It looks like a fish. It moves like a fish. But it’s actually Tandon’s newest creation — the robotic zebrafish.
Researchers at the Tandon School of Engineering are leading the way in true-to-life robotics with the creation of a model zebrafish that can mirror the behaviors of a living one.
The similar social complexities of zebrafish and humans is the subject of professor of Mechanical and Aerospace Engineering Maurizio Porfiri’s lab at Tandon, where he and a small team of post-doctoral biologists, engineers and psychologists are studying zebrafish, using a robot capable of tracking a live zebrafish and mimicking its movements.
Beyond studying the behavioral patterns of zebrafish, the experiments that Porfiri’s lab has done fall under what is known as ethorobotics, which he describes as the intersection of animal behavior and robotics.
While replicating the movements of a fish may seem like a simple task, Porfiri described the process as intense.
The robot consists of several parts, such as a real-time 3-D tracking system that can follow a zebrafish and a platform that can move to replicate the fish’s motions, both of which were a challenge to build, according to Porfiri.
“We undertook these efforts separately and then merged through several iterations,” Porfiri said.
Because the replica can react directly to a real zebrafish, the simulation creates a closed-loop system in which the real fish sends information to the replica and the replica reacts in a continuous back and forth, like two people talking, Porfiri said.
According to lab manager Tommaso Ruberto, a biologist and co-author of the study, this technological advancement is able to be replicated while still allowing room for customization.
“You can change the color of the replica, you can change the size of it, you can change the way the replica behaves,” Ruberto said. “What will change is only the behavior of the experimental subject that you are testing.”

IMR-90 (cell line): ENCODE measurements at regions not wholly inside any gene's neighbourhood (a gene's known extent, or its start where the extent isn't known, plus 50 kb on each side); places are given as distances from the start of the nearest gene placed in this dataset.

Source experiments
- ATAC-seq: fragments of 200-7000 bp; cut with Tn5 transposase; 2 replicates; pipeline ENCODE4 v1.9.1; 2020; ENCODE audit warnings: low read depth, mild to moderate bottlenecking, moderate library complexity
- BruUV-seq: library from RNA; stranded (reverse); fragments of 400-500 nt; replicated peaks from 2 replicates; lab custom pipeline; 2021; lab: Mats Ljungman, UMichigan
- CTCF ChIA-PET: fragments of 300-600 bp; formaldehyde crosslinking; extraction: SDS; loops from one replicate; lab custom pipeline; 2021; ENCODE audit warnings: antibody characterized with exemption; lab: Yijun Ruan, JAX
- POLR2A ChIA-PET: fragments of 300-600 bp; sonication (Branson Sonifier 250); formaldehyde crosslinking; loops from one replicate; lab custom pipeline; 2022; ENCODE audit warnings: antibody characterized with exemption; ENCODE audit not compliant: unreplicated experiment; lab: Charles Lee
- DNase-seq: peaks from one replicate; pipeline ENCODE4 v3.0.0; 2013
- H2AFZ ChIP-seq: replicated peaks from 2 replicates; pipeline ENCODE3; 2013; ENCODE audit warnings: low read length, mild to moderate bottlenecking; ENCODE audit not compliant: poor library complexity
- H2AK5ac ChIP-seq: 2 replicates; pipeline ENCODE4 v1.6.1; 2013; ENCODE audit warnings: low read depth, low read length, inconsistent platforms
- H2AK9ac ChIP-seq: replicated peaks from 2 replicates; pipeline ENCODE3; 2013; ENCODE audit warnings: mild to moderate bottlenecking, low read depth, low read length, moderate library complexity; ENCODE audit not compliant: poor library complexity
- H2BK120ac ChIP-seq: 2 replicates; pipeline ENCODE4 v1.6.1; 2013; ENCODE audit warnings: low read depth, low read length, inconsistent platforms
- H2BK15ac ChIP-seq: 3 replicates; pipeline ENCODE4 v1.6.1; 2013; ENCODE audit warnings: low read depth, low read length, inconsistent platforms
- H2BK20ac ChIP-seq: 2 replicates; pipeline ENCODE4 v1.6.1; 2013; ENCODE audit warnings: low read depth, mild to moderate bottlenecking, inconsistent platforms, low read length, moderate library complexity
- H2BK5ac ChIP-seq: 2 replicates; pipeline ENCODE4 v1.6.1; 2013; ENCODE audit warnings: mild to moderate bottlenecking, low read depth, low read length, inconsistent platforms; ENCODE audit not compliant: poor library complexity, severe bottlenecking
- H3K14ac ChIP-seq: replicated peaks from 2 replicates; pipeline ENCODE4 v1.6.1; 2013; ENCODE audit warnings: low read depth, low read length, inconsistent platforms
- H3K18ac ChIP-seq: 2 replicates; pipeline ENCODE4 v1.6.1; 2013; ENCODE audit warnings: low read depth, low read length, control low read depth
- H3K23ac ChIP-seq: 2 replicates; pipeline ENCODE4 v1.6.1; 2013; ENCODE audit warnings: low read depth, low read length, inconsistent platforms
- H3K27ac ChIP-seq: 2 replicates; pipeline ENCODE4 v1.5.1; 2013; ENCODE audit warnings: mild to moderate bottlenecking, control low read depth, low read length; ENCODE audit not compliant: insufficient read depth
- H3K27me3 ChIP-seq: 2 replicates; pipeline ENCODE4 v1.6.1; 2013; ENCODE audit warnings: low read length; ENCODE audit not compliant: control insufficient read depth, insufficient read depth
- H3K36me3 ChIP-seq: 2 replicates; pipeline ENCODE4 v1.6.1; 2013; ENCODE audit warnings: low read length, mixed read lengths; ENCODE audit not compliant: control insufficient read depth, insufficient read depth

The similarity of the zebrafish nervous system to the human nervous system becomes apparent as the zebrafish develop into adulthood.
“The cool thing is that their development, their nervous system development is basically identical to ours,” Ruberto said. “So when they are larvae, their brain develops just like ours. Other things that make us quite similar to fish are for example, the addiction to drugs or for example, if you give them alcohol, they will behave similarly to us.”
That’s right, zebrafish can get drunk.
“If you, of course, get them intoxicated with alcohol, they will behave just like an intoxicated person,” Ruberto said. “They will stumble and they will swim very wobbly, so this is our example of how zebrafish are similar to us.
The robot zebrafish can replicate this behavior, as well. However, biomimicry isn’t limited to zebrafish.
The application of this real-time reaction technology has started taking place in other capacities such as squirrels, rats and birds according to Ruberto. In the future, robots might even simulate human presence.
“Yeah, of course why not?” he said. “The possibilities are basically infinite.”
A version of this article appeared in the Monday, March 19 print edition. Email Paul Kim at [email protected]